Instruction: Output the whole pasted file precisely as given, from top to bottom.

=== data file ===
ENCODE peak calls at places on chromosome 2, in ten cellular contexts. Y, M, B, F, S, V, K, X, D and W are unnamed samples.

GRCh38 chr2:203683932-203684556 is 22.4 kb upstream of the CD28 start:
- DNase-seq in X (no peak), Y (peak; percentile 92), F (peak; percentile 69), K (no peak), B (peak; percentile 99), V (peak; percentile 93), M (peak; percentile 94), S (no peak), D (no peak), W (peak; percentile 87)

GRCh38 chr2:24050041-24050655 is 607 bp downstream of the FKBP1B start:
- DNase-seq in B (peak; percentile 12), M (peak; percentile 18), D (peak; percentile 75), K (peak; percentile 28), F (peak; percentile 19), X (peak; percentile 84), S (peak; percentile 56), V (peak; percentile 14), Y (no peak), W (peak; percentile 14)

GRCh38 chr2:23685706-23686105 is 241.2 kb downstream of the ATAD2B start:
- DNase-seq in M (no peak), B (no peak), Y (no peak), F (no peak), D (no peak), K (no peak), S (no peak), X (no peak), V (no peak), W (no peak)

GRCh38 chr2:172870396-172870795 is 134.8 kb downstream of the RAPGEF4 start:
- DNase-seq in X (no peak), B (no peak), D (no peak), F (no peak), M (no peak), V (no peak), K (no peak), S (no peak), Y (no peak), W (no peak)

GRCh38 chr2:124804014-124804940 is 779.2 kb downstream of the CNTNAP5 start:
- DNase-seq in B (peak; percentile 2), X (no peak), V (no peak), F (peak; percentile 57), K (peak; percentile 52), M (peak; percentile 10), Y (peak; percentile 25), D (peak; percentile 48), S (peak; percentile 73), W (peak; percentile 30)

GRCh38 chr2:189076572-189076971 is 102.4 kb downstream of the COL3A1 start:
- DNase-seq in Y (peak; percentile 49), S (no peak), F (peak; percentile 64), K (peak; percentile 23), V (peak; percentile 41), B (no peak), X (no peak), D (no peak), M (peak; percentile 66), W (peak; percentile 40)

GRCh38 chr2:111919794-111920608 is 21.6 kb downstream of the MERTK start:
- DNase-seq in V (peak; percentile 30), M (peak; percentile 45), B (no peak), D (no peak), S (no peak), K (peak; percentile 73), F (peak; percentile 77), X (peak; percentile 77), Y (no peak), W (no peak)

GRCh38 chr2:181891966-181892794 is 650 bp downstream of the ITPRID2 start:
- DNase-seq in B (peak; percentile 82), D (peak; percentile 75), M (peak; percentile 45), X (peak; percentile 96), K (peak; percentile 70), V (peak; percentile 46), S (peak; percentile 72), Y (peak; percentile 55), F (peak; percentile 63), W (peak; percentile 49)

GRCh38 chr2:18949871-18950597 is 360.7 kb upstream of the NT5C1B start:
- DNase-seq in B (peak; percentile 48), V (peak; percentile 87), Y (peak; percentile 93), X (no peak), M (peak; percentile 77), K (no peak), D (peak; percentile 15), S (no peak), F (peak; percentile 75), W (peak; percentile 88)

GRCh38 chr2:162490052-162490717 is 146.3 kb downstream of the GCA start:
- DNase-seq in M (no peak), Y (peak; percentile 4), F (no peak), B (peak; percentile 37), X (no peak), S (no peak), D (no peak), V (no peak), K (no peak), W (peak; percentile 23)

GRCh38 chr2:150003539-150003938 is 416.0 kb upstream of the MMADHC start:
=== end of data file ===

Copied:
ENCODE peak calls at places on chromosome 2, in ten cellular contexts. Y, M, B, F, S, V, K, X, D and W are unnamed samples.

GRCh38 chr2:203683932-203684556 is 22.4 kb upstream of the CD28 start:
- DNase-seq in X (no peak), Y (peak; percentile 92), F (peak; percentile 69), K (no peak), B (peak; percentile 99), V (peak; percentile 93), M (peak; percentile 94), S (no peak), D (no peak), W (peak; percentile 87)

GRCh38 chr2:24050041-24050655 is 607 bp downstream of the FKBP1B start:
- DNase-seq in B (peak; percentile 12), M (peak; percentile 18), D (peak; percentile 75), K (peak; percentile 28), F (peak; percentile 19), X (peak; percentile 84), S (peak; percentile 56), V (peak; percentile 14), Y (no peak), W (peak; percentile 14)

GRCh38 chr2:23685706-23686105 is 241.2 kb downstream of the ATAD2B start:
- DNase-seq in M (no peak), B (no peak), Y (no peak), F (no peak), D (no peak), K (no peak), S (no peak), X (no peak), V (no peak), W (no peak)

GRCh38 chr2:172870396-172870795 is 134.8 kb downstream of the RAPGEF4 start:
- DNase-seq in X (no peak), B (no peak), D (no peak), F (no peak), M (no peak), V (no peak), K (no peak), S (no peak), Y (no peak), W (no peak)

GRCh38 chr2:124804014-124804940 is 779.2 kb downstream of the CNTNAP5 start:
- DNase-seq in B (peak; percentile 2), X (no peak), V (no peak), F (peak; percentile 57), K (peak; percentile 52), M (peak; percentile 10), Y (peak; percentile 25), D (peak; percentile 48), S (peak; percentile 73), W (peak; percentile 30)

GRCh38 chr2:189076572-189076971 is 102.4 kb downstream of the COL3A1 start:
- DNase-seq in Y (peak; percentile 49), S (no peak), F (peak; percentile 64), K (peak; percentile 23), V (peak; percentile 41), B (no peak), X (no peak), D (no peak), M (peak; percentile 66), W (peak; percentile 40)

GRCh38 chr2:111919794-111920608 is 21.6 kb downstream of the MERTK start:
- DNase-seq in V (peak; percentile 30), M (peak; percentile 45), B (no peak), D (no peak), S (no peak), K (peak; percentile 73), F (peak; percentile 77), X (peak; percentile 77), Y (no peak), W (no peak)

GRCh38 chr2:181891966-181892794 is 650 bp downstream of the ITPRID2 start:
- DNase-seq in B (peak; percentile 82), D (peak; percentile 75), M (peak; percentile 45), X (peak; percentile 96), K (peak; percentile 70), V (peak; percentile 46), S (peak; percentile 72), Y (peak; percentile 55), F (peak; percentile 63), W (peak; percentile 49)

GRCh38 chr2:18949871-18950597 is 360.7 kb upstream of the NT5C1B start:
- DNase-seq in B (peak; percentile 48), V (peak; percentile 87), Y (peak; percentile 93), X (no peak), M (peak; percentile 77), K (no peak), D (peak; percentile 15), S (no peak), F (peak; percentile 75), W (peak; percentile 88)

GRCh38 chr2:162490052-162490717 is 146.3 kb downstream of the GCA start:
- DNase-seq in M (no peak), Y (peak; percentile 4), F (no peak), B (peak; percentile 37), X (no peak), S (no peak), D (no peak), V (no peak), K (no peak), W (peak; percentile 23)

GRCh38 chr2:150003539-150003938 is 416.0 kb upstream of the MMADHC start: